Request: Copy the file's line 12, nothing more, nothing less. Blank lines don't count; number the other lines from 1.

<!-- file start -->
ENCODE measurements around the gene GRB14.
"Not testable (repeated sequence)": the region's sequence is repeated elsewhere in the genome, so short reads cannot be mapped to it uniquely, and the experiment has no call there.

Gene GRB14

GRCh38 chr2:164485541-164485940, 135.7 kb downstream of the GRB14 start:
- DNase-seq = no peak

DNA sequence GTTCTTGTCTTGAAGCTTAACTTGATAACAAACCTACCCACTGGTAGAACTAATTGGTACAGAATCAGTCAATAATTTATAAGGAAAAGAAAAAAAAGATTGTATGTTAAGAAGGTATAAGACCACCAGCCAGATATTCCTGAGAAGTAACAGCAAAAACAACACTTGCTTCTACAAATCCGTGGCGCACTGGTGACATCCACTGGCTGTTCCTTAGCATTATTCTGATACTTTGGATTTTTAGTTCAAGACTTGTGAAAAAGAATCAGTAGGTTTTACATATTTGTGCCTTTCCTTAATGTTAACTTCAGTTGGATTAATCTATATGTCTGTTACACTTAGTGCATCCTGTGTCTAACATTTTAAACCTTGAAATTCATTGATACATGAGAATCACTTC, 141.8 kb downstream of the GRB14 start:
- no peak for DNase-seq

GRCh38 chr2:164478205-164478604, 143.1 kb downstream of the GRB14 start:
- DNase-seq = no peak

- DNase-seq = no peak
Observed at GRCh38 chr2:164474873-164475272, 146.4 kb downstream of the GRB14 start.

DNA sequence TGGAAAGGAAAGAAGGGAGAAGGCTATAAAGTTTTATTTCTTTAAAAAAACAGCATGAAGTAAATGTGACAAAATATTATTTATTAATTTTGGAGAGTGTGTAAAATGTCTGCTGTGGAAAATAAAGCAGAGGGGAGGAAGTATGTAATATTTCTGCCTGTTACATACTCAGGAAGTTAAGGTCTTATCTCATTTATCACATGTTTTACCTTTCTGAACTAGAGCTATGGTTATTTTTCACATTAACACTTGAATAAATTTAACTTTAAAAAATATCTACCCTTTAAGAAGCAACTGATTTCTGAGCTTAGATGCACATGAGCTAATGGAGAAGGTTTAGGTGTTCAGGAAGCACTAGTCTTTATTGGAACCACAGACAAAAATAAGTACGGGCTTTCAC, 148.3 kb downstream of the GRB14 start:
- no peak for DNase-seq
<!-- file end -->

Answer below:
DNA sequence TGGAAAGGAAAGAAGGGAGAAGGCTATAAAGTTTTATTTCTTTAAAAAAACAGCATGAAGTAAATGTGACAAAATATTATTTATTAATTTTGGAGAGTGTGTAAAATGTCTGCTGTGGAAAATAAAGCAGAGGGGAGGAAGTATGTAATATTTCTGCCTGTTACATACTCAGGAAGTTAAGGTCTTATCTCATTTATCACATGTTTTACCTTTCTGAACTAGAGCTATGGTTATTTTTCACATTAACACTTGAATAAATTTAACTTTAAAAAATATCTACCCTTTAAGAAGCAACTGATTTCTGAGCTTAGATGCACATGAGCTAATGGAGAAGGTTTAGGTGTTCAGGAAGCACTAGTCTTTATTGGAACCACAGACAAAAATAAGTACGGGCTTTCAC, 148.3 kb downstream of the GRB14 start: